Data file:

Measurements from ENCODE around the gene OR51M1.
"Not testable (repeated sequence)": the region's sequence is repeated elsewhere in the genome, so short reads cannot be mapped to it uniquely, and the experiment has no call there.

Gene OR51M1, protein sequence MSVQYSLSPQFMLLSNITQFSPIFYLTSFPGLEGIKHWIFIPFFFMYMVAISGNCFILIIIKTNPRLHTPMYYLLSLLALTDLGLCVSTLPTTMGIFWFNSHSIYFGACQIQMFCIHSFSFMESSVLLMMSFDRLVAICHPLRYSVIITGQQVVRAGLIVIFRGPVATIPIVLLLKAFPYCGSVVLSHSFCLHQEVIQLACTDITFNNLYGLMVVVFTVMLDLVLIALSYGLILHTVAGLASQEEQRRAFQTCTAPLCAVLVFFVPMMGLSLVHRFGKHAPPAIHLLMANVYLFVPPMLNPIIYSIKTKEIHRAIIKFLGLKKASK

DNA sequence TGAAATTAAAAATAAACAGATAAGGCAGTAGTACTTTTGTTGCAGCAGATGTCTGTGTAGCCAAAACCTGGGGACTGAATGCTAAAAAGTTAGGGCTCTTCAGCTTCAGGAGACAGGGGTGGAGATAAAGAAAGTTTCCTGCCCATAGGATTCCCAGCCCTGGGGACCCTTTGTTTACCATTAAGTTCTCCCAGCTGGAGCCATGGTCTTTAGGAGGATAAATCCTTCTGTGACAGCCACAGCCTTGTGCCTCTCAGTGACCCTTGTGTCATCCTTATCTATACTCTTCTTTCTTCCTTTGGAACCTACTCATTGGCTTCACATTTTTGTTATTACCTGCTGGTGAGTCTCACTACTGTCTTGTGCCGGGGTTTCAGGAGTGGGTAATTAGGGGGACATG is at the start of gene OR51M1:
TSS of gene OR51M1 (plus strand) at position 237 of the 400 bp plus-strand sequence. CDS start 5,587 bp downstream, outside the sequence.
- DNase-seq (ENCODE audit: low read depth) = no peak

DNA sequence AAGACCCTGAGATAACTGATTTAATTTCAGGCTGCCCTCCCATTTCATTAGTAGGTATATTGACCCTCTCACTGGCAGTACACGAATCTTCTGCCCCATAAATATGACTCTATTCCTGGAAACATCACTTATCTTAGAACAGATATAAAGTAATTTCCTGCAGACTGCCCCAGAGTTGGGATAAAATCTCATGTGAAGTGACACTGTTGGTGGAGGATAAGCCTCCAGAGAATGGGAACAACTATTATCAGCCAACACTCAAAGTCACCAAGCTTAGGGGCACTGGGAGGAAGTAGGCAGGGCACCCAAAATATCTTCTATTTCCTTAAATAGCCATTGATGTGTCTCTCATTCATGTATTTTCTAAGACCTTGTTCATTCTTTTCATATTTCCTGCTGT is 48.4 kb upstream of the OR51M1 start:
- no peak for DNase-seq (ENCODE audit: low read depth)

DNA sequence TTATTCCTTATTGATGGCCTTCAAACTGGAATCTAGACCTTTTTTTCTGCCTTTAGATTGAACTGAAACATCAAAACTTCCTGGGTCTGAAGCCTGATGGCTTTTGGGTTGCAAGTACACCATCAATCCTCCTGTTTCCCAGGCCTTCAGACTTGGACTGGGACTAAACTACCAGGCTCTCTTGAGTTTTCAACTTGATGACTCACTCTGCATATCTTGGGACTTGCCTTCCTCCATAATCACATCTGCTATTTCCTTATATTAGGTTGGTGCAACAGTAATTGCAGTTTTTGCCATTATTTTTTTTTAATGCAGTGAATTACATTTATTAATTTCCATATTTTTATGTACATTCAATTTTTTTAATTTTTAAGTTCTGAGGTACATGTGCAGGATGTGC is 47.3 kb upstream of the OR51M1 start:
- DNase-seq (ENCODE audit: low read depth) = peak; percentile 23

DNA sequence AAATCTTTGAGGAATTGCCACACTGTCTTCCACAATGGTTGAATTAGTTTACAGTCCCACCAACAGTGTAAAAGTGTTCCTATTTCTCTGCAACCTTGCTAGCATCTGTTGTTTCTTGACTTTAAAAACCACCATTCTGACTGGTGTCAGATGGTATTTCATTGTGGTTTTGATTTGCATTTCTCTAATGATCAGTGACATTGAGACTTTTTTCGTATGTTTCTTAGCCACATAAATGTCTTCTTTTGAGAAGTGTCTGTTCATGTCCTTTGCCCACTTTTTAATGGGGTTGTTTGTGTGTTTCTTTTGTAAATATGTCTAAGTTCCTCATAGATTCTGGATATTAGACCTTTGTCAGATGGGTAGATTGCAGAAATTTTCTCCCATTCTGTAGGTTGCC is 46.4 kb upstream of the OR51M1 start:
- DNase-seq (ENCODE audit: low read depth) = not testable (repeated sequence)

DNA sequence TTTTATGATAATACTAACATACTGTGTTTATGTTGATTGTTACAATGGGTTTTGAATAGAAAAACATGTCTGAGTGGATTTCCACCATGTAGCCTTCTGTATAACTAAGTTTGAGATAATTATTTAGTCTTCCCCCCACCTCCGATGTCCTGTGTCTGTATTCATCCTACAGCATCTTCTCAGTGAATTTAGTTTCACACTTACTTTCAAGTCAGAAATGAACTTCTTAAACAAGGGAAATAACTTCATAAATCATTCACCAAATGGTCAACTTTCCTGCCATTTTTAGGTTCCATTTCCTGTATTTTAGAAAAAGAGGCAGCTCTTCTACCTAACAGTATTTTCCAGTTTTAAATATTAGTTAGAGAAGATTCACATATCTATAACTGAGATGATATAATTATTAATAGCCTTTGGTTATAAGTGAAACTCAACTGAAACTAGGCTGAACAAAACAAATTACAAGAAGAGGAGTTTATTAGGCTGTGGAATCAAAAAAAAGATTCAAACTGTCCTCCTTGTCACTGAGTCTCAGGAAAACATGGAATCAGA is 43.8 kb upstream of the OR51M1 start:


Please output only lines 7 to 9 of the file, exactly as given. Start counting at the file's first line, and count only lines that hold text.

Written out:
DNA sequence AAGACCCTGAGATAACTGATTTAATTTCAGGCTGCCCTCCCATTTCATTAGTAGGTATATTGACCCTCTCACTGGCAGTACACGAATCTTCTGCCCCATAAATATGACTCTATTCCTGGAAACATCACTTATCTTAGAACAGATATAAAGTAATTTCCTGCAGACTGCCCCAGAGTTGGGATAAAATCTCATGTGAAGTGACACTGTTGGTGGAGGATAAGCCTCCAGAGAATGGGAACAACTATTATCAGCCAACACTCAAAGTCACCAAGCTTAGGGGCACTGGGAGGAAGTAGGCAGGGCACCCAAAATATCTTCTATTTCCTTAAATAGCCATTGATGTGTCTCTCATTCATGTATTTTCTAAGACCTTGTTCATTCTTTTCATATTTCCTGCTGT is 48.4 kb upstream of the OR51M1 start:
- no peak for DNase-seq (ENCODE audit: low read depth)

DNA sequence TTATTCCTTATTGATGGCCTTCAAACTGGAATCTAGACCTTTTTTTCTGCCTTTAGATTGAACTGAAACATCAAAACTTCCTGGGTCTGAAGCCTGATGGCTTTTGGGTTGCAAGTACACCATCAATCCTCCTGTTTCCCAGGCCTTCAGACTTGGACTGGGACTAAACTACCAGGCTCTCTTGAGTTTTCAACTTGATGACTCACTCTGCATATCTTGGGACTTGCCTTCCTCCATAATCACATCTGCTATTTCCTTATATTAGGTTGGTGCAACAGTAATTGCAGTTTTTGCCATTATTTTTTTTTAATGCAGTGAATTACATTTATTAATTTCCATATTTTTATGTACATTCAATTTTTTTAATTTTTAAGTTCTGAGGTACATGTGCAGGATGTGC is 47.3 kb upstream of the OR51M1 start: